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On July 21, 2022, the Securities and Exchange Commission (“SEC”) announced insider trading charges against a former Coinbase product manager, Ishan Wahi, his brother, Nikhil Wahi, and a friend, Sameer Ramani, for trading ahead of announcements that certain digital assets would be made available to trade on Coinbase. In its complaint, the SEC names nine digital assets it alleges are securities.

From at least June 2021 through April 2022, according to the SEC, Ishan Wahi, a citizen of India residing in Seattle, where he worked for Coinbase, repeatedly tipped the names of tokens to be listed by Coinbase to Nikhil Wahi and Ramani, who then traded shortly ahead of the listing announcements. In total, the scheme involved trading in 25 digital assets and generated more than $1.1 million in illicit profits. Ishan Wahi used a phone with a non-U.S. phone number to communicate with Nikhil Wahi and Ramani. After he was contacted by Coinbase’s Director or Security Operations, Ishan Wahi alerted his co-defendants, then was arrested attempting to leave the country.

The SEC alleges that, on June 6, 2021, Ishan Wahi learned that AMP would be listed on Coinbase. Over the next two days, wallet addresses controlled by Ramani purchased nearly $80,000 worth of AMP. On June 8, 2021, Coinbase announced the listing and the price of AMP rose more than 11%. Nearly all of the AMP held by the two addresses was then sold, yielding $17,950 in profits. The SEC further alleges transactions ahead of listing announcement for POWR, RLY, DDX, XYO, RGT, LCX, DFK, and KROM. This conduct violated Coinbase’s policies, which identified “information about a decision to list, not to list, or add features” to a digital asset as material, nonpublic information and prohibited disclosure of such information to others.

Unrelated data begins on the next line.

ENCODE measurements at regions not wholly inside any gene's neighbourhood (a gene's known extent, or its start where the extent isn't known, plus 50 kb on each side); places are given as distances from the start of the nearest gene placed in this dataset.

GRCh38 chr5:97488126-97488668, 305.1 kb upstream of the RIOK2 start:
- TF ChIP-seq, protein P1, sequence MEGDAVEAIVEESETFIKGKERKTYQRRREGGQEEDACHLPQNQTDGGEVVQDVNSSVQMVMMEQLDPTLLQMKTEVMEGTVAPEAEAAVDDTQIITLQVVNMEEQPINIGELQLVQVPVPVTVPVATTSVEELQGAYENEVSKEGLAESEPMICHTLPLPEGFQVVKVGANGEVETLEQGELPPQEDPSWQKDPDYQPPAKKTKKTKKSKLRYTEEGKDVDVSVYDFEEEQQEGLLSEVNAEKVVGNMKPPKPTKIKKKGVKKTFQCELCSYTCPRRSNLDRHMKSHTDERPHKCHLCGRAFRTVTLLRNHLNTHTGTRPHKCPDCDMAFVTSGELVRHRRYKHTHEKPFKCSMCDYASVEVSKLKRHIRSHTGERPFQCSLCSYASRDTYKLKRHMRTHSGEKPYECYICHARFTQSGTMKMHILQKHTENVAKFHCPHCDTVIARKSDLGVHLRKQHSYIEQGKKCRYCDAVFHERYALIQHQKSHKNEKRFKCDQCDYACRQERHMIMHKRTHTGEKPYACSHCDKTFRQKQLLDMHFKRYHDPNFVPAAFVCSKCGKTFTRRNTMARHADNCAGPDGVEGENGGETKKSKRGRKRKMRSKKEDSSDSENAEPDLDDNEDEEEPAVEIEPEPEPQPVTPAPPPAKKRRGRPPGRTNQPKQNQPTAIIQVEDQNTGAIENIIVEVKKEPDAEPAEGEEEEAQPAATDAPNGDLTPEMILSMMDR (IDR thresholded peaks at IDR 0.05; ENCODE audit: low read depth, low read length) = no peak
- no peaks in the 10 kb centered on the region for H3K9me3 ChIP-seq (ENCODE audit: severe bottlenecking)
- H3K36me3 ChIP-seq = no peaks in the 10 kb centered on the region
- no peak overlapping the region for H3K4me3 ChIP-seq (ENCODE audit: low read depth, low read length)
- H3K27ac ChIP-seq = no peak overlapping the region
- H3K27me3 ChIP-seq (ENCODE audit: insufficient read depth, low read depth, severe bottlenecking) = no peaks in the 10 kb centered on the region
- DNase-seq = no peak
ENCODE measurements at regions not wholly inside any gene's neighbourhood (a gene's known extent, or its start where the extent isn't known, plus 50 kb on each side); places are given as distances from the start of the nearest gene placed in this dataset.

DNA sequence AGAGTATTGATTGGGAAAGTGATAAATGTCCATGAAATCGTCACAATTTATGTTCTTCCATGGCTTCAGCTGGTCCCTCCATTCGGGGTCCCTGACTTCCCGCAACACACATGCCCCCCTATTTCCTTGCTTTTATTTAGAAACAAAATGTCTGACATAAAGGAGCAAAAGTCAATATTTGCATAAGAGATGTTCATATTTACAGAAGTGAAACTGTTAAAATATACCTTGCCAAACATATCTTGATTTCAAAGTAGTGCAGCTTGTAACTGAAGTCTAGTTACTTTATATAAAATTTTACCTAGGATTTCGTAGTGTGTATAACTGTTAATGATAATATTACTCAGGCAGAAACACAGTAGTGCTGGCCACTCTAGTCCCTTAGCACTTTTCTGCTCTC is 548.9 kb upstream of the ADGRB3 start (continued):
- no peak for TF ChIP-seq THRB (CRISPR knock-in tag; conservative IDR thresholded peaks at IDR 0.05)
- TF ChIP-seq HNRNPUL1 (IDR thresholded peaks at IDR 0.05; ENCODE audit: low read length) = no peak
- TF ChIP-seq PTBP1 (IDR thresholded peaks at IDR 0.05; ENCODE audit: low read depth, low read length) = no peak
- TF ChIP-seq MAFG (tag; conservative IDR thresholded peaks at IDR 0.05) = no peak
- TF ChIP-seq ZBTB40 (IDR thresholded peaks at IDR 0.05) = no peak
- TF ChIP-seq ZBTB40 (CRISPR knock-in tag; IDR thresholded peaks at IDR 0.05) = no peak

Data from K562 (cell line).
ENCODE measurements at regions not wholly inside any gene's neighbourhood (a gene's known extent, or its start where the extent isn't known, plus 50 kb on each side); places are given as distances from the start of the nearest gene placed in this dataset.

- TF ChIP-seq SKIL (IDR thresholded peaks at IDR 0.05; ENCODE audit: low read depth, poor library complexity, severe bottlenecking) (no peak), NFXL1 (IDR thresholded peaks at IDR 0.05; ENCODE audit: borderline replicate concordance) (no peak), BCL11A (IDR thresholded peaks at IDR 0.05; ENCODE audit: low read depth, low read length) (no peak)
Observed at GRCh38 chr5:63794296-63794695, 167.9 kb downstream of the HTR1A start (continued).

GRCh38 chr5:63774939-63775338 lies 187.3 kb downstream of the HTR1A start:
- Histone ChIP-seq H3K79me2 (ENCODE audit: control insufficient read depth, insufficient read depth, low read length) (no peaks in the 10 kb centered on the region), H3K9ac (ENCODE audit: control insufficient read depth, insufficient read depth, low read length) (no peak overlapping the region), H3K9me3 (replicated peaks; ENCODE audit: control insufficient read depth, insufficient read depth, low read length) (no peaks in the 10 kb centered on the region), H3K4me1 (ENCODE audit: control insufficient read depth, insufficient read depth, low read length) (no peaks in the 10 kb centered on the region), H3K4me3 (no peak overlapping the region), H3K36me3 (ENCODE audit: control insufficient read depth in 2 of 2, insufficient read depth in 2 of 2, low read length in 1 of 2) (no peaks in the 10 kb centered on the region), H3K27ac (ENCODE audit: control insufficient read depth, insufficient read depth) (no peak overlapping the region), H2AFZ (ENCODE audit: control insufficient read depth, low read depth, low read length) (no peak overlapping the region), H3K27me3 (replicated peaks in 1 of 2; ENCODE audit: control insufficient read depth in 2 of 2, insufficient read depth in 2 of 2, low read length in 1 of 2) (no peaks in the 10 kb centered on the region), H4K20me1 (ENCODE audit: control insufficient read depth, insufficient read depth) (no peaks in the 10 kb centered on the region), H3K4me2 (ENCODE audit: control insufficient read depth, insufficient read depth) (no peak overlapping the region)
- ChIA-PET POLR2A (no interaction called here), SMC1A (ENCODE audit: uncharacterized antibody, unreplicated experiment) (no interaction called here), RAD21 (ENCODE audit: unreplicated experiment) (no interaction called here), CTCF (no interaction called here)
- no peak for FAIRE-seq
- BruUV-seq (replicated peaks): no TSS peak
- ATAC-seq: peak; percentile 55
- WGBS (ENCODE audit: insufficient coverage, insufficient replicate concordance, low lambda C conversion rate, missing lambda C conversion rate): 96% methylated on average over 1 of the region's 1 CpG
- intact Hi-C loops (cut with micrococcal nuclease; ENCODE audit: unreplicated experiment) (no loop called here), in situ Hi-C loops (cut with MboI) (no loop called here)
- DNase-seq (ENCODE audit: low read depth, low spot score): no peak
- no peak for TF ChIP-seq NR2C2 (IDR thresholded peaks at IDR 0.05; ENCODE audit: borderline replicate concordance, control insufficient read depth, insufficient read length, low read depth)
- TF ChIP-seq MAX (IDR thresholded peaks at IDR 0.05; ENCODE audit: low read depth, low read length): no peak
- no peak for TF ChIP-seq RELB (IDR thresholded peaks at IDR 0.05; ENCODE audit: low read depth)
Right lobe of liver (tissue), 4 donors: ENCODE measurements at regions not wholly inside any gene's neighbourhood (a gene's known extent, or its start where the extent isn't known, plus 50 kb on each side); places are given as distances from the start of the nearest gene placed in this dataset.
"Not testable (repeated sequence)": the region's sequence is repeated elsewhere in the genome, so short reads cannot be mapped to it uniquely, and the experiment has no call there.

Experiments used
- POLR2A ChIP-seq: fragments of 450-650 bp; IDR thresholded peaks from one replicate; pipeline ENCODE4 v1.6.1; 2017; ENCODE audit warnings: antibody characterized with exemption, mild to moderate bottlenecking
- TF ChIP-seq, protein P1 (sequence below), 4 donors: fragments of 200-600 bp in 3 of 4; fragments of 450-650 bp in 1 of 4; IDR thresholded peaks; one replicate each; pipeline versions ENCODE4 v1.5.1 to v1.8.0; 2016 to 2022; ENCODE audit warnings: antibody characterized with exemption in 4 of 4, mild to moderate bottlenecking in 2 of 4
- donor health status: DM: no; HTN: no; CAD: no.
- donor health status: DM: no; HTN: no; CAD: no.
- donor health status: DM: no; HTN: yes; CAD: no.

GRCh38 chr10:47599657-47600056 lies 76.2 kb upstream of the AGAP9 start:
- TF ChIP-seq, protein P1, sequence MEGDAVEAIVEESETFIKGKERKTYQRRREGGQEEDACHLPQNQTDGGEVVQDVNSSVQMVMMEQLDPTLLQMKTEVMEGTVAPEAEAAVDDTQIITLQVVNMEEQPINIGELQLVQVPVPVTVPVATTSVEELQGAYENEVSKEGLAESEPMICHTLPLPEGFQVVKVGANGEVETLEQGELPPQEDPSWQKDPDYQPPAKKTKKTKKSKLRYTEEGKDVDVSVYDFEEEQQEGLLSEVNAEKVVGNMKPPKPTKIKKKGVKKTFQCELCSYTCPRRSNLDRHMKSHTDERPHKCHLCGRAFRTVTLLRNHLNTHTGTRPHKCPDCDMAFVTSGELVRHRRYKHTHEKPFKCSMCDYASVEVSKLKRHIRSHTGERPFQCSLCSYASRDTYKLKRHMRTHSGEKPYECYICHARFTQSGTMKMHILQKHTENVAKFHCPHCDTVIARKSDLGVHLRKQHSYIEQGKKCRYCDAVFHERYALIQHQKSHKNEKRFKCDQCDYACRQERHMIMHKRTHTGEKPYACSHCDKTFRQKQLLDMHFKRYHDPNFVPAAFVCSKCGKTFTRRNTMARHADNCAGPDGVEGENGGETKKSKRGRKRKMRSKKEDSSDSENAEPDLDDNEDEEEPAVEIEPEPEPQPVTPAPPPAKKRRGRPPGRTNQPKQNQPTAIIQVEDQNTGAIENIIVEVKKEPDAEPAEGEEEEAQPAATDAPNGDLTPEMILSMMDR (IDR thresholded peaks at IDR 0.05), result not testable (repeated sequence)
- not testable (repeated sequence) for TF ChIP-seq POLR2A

The Director of the SEC’s Division of Enforcement, Gurbir S. Grewal, stated, "We are not concerned with labels, but rather the economic realities of an offering. In this case, those realities affirm that a number of the crypto assets at issue were securities, and, as alleged, the defendants engaged in typical insider trading ahead of their listing on Coinbase. Rest assured, we’ll continue to ensure a level playing field for investors, regardless of the label placed on the securities involved."

The SEC is seeking against the defendants a permanent injunction against violations of § 10(b) of the Securities Exchange Act of 1934 and Rule 10b-5 thereunder, civil penalties, and disgorgement.


This is a first of its kind insider trading case and the SEC must prove that one or more of the assets named in the complaint are securities. In a parallel criminal action, the United States Attorney’s Office for the Southern District of New York charged the three individuals with wire fraud, not securities fraud, avoiding the additional burden of having to prove the assets were securities.